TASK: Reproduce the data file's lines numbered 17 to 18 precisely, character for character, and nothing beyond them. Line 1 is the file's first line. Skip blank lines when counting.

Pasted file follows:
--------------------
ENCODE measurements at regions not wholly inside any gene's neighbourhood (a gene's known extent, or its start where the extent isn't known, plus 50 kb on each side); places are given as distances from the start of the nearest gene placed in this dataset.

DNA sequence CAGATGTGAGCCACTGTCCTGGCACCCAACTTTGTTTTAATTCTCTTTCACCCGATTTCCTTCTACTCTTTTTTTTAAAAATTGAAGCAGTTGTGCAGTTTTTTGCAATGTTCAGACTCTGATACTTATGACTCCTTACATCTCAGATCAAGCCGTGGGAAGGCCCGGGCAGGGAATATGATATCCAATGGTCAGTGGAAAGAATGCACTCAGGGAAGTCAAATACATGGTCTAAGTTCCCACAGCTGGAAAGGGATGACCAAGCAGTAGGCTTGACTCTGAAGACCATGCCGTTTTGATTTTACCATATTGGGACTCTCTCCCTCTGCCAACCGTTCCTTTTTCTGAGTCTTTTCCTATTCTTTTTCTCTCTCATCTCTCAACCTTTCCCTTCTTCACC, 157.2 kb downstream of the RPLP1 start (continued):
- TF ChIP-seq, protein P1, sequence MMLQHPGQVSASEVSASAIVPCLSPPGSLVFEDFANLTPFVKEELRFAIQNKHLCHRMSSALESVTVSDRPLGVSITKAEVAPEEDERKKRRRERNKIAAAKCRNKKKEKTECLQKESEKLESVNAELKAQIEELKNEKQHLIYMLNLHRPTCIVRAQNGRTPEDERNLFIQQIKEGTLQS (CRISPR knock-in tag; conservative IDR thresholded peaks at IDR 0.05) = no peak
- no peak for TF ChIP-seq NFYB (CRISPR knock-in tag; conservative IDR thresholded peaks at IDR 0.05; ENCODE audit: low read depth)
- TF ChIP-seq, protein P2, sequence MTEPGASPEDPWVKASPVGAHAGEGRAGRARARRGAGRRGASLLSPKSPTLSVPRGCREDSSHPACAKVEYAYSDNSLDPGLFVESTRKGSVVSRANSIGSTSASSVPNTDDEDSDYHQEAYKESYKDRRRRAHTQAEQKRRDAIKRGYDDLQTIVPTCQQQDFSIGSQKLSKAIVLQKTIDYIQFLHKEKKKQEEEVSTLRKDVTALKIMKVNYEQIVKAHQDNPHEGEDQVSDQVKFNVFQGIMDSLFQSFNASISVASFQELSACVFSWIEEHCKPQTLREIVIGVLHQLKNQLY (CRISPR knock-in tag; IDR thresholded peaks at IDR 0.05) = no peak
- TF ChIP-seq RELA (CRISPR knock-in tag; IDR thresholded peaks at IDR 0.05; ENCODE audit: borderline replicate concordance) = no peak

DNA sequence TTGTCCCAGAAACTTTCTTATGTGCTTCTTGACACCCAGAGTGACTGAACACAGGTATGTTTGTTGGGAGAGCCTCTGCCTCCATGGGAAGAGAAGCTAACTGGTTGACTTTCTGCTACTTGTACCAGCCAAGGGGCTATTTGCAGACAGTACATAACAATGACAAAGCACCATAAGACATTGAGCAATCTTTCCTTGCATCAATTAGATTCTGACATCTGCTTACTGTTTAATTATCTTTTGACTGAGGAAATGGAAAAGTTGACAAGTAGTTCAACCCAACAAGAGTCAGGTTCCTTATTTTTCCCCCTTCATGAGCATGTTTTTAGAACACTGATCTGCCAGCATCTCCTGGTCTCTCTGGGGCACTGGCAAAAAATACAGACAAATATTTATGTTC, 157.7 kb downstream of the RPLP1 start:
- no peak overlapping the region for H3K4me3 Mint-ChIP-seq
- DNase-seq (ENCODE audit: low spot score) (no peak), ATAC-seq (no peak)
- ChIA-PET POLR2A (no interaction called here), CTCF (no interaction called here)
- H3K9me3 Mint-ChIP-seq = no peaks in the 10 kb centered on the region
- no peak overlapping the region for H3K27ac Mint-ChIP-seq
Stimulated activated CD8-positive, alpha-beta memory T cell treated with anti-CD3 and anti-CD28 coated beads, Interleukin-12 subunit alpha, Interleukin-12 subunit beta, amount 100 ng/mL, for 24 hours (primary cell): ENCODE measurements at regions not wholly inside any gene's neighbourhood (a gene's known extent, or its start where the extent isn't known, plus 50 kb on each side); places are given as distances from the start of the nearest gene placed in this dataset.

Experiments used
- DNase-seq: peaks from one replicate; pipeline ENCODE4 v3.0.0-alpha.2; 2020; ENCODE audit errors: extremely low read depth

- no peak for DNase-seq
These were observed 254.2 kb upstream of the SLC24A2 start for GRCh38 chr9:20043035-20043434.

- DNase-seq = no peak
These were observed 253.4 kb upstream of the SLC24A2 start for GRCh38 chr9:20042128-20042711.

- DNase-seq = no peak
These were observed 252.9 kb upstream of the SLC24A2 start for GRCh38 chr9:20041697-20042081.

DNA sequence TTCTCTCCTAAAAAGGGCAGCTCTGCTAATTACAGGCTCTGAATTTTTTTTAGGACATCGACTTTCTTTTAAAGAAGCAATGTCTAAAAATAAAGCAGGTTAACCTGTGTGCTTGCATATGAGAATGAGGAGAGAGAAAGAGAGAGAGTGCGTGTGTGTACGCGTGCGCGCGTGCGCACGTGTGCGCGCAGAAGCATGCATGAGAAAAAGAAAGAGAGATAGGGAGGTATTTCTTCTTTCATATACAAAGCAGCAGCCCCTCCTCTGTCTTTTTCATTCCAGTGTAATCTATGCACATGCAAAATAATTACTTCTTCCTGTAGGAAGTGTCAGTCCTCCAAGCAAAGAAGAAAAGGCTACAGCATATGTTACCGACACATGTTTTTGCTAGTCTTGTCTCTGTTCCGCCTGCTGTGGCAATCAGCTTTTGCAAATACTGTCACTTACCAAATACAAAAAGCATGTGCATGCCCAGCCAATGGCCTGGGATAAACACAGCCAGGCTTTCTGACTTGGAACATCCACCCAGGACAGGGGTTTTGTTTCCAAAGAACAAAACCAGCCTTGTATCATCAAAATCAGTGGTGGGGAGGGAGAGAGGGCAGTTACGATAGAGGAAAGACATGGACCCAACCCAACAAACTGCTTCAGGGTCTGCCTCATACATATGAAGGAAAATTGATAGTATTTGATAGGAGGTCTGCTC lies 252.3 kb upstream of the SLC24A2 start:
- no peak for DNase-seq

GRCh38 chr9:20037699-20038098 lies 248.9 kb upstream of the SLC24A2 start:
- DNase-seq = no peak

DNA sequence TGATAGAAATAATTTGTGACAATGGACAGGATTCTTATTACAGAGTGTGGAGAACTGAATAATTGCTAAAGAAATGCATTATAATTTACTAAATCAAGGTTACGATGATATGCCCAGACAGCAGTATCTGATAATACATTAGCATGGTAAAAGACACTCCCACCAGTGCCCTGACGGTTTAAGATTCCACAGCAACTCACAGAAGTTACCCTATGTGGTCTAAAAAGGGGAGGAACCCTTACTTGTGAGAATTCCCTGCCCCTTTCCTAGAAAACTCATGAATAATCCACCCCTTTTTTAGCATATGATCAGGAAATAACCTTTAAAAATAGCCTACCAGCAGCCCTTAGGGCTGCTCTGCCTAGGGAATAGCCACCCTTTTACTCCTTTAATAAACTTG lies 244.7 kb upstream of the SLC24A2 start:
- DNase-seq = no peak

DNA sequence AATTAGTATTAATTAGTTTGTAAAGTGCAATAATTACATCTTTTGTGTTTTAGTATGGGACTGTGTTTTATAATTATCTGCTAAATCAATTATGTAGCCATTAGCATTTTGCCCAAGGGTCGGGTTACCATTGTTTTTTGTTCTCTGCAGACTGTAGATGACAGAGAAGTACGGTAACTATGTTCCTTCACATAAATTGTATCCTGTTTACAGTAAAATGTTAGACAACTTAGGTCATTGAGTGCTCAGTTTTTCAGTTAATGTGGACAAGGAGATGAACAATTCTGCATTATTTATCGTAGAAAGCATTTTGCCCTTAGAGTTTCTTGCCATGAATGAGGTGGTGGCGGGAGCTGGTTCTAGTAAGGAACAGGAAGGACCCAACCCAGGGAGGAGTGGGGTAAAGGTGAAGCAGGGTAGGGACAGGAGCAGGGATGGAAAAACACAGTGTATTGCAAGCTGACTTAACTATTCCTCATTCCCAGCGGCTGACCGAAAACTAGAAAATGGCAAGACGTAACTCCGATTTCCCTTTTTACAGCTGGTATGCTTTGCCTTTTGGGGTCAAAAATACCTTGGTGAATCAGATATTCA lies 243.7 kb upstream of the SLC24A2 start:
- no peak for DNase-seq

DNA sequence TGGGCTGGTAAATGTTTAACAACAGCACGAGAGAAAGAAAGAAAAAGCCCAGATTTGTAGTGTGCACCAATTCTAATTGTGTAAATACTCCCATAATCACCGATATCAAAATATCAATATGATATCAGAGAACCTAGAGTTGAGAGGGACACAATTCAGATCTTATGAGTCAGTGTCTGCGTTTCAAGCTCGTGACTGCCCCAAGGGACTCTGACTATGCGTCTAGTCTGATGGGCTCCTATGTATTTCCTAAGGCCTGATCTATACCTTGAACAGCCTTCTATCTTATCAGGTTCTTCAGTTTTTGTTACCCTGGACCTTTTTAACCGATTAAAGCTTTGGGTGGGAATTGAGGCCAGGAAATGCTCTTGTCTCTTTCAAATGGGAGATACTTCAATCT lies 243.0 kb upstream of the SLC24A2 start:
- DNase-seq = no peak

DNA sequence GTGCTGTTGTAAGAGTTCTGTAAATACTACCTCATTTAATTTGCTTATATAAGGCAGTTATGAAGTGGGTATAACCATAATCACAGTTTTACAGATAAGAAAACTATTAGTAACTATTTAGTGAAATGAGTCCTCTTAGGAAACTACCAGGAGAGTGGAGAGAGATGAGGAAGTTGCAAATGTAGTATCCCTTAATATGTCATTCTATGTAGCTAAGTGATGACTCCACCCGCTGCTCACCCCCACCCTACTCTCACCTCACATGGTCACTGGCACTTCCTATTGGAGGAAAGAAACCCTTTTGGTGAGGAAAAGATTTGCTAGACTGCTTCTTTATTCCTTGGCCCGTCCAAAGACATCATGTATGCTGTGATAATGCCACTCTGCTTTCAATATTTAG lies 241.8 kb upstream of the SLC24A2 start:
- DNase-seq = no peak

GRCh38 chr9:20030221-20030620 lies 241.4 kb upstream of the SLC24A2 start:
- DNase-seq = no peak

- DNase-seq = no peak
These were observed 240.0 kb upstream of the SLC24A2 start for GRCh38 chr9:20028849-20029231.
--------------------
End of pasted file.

These were observed 254.2 kb upstream of the SLC24A2 start for GRCh38 chr9:20043035-20043434.

- DNase-seq = no peak